Edited by kimasa, 02 April 2018 - 11:15 AM.


#8 SeaPrincess

Posted 02 April 2018 - 12:46 PM

I’ve got a friend who successfully did the FODMAPS elimination and challenges under the guidance of a dietitian. Be prepared for it to take a while, even for her to initially improve. It took weeks for my friend to be symptom-free, she lost more weight than she could spare, and then she had to stay symptom-free for a period before starting the challenges. Overall, it was at least a 6-month process, but she found her 3 main triggers and is so much better now. I have another friend who wasn’t seeing a dietitian, just had it recommended by her GP. She only managed to stay on the elimination for a few days at a time. She still suffers (although less so since she had a baby).

I hope it works for your daughter.

#9 LambChop

Posted 03 April 2018 - 12:26 PM

Some great tips and website, thank you all so much!  We're off to see the dietitian tomorrow, and I'm feeling far less overwhelmed.

Also had confirmation of Lactose Intolerance, so cutting that is going to make a huge difference!   News only came today so currently in Easter Egg spiral... onwards and upwards to pain free life!

#10 archyandmehitabel

Posted 03 April 2018 - 12:46 PM

DH has to have FODMAP.  He has multiple intolerances (not allergy). Gluten free is fairly easy. Also fructans and sucrose which make things the hardest.  Eating out becomes a big issue.

I didn't know there were FODMAP groups on Facebook!  Will let him know.

#11 Lifesgood

Posted 03 April 2018 - 12:51 PM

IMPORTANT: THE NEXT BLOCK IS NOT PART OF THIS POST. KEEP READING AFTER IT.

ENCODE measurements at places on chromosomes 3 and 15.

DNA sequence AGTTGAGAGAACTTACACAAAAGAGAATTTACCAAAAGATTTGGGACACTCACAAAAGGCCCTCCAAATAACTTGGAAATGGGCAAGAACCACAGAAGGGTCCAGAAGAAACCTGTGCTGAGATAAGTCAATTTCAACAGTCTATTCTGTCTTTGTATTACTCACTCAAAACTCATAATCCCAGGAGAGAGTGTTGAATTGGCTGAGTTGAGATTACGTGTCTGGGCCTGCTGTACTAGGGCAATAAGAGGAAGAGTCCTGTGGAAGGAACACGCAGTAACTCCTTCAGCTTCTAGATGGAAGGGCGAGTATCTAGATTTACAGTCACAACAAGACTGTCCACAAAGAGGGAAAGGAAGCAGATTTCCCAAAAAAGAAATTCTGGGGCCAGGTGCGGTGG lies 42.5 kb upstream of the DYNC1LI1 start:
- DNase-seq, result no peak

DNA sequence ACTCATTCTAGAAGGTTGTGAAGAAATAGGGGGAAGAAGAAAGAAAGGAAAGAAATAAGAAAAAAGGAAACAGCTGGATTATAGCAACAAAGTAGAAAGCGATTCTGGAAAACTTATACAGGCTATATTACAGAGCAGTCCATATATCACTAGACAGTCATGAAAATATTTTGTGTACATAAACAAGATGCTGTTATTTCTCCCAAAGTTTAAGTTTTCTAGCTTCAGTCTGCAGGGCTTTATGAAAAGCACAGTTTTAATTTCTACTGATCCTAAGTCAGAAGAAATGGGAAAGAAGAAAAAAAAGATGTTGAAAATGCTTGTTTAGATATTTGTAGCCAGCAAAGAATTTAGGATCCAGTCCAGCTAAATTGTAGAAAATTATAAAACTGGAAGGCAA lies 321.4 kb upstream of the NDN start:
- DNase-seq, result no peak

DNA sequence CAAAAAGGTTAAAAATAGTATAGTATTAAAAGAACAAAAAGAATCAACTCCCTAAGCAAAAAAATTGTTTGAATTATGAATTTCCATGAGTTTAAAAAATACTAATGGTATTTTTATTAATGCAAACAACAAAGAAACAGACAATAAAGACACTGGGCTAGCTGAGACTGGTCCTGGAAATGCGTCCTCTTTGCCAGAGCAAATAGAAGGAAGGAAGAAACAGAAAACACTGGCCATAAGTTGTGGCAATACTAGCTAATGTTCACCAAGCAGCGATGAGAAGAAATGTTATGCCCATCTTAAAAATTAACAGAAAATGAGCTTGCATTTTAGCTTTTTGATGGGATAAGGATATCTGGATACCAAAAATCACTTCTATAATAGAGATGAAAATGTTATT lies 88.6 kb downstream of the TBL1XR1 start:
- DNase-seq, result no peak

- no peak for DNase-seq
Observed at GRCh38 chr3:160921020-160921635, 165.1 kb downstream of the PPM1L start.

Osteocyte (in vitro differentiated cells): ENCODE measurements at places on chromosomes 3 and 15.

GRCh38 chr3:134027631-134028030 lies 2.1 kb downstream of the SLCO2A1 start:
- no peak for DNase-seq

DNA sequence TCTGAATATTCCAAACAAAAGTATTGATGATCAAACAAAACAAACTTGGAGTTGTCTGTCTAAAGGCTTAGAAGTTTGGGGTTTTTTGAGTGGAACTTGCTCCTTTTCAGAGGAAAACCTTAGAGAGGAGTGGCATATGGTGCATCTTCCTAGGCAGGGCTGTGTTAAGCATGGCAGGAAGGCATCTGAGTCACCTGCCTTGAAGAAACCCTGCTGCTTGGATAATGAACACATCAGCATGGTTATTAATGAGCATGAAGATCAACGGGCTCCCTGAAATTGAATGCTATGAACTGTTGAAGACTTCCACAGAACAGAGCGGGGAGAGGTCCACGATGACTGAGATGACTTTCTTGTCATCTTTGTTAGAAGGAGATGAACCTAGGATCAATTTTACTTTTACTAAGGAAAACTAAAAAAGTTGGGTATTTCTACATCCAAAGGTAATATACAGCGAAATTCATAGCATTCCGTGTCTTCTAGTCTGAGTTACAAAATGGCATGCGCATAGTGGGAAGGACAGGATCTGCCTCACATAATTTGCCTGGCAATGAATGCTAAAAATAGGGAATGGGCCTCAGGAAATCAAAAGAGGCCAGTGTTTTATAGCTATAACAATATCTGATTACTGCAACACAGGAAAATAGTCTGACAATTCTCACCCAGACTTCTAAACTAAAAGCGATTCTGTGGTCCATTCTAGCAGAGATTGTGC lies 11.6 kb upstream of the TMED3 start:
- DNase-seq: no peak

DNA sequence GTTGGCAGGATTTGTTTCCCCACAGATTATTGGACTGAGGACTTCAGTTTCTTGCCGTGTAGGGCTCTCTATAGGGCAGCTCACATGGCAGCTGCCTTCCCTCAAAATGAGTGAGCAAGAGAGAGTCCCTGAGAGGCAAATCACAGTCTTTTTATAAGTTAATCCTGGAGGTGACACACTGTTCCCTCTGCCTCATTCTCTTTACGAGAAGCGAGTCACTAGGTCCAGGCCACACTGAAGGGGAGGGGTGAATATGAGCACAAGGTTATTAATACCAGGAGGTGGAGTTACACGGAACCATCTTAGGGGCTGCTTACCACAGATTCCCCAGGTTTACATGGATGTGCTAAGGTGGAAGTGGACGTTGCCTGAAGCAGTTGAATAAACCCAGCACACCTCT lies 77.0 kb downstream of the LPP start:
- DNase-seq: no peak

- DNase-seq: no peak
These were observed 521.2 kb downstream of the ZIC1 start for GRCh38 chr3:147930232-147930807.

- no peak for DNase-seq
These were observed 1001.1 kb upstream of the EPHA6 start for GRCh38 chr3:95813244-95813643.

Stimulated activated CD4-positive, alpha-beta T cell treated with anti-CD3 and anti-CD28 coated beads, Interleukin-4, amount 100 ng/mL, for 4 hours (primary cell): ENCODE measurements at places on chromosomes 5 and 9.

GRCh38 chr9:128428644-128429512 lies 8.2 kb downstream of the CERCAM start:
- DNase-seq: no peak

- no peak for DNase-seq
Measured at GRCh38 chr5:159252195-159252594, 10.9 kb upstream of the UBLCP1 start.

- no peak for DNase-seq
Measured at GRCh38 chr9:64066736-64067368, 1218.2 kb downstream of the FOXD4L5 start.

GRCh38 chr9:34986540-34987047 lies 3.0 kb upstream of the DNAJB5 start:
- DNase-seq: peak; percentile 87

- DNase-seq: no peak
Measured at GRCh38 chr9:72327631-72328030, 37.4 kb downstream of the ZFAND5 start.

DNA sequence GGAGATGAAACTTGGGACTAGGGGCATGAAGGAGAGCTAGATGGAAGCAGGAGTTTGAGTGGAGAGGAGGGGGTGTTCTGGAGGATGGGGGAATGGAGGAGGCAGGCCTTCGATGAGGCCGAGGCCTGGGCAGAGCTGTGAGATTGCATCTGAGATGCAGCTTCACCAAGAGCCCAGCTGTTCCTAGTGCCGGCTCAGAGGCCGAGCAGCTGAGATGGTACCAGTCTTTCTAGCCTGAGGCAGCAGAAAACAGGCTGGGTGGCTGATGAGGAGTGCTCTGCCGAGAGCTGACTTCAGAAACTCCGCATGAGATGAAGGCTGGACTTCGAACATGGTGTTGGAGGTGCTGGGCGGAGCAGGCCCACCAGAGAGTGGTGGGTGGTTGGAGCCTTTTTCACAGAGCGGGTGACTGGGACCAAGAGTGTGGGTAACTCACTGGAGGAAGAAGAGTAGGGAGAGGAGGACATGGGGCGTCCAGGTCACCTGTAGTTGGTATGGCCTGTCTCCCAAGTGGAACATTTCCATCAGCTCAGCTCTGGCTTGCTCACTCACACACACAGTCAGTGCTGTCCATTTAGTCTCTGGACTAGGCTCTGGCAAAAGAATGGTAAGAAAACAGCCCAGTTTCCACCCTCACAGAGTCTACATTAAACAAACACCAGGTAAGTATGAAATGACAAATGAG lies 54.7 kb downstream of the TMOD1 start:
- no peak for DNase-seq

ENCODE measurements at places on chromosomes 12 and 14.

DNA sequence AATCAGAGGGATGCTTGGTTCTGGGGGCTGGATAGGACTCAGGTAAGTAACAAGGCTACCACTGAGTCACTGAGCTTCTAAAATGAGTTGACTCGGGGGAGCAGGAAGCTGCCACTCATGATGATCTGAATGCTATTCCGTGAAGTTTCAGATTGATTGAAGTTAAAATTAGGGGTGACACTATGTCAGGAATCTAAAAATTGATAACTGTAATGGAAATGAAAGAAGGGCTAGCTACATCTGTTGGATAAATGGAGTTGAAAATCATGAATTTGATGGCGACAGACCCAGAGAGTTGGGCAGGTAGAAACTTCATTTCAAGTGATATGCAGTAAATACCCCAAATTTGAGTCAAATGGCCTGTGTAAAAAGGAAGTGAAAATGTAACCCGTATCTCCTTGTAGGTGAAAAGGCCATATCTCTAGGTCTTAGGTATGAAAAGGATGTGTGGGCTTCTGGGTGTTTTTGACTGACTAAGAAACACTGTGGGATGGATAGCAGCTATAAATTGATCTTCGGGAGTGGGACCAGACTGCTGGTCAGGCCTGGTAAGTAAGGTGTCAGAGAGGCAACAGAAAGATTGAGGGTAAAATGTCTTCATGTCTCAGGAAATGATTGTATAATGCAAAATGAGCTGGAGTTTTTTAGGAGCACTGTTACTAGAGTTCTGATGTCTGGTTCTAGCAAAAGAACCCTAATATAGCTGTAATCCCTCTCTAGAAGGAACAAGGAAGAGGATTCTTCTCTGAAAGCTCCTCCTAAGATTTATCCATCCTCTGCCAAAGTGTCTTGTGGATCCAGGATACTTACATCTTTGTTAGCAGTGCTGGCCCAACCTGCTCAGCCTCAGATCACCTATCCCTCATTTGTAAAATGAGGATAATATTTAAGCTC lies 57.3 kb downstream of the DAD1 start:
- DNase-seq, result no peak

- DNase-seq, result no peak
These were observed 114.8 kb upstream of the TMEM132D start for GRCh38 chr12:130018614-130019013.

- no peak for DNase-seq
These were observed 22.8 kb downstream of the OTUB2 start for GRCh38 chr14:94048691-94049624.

As kimasa says be wary of ‘low FODMAP’ recipes if you are in the ‘no FODMAP’ stage. I am very sensitive to certain polyols and often find them in recipes supposedly FODMAP friendly.

#12 Lyra

Posted 03 April 2018 - 01:36 PM

View Postarchyandmehitabel, on 03 April 2018 - 12:46 PM, said:

DH has to have FODMAP.  He has multiple intolerances (not allergy). Gluten free is fairly easy. Also fructans and sucrose which make things the hardest.  Eating out becomes a big issue.

I didn't know there were FODMAP groups on Facebook!  Will let him know.

Just be careful with gluten free things. I have to be careful of my wheat intake but can't necessarily have gluten free things as they contain besan flour which is chickpea flour. Chickpeas is one of my main triggers :(

#13 Jenno

Posted 03 April 2018 - 02:15 PM

We have just done this and it seemed impossible at first.

We got planning.

I go to a farmers market each sunday morning and stock up.

Cook fresh.

Our allergist said for the really active kids for them to have 1/3 to 1/2 of their dinner when they come home from school, eg some pasta and either meatballs, steak, chicken on top with some olive oil.

Good luck.

#14 kimasa

Posted 07 April 2018 - 09:07 AM

View PostLyra, on 03 April 2018 - 01:36 PM, said:

Just be careful with gluten free things. I have to be careful of my wheat intake but can't necessarily have gluten free things as they contain besan flour which is chickpea flour. Chickpeas is one of my main triggers :(

And golden syrup. Holy moley so much golden syrup.

#15 Lifesgood

Posted 07 April 2018 - 11:46 AM

View PostLyra, on 03 April 2018 - 01:36 PM, said:

Just be careful with gluten free things. I have to be careful of my wheat intake but can't necessarily have gluten free things as they contain besan flour which is chickpea flour. Chickpeas is one of my main triggers :(

And loads of GF flour is based principally on soy and almond flour, both of which set me off.

Look for rice flour, cornflour, tapioca flour, potato flour, maize flour.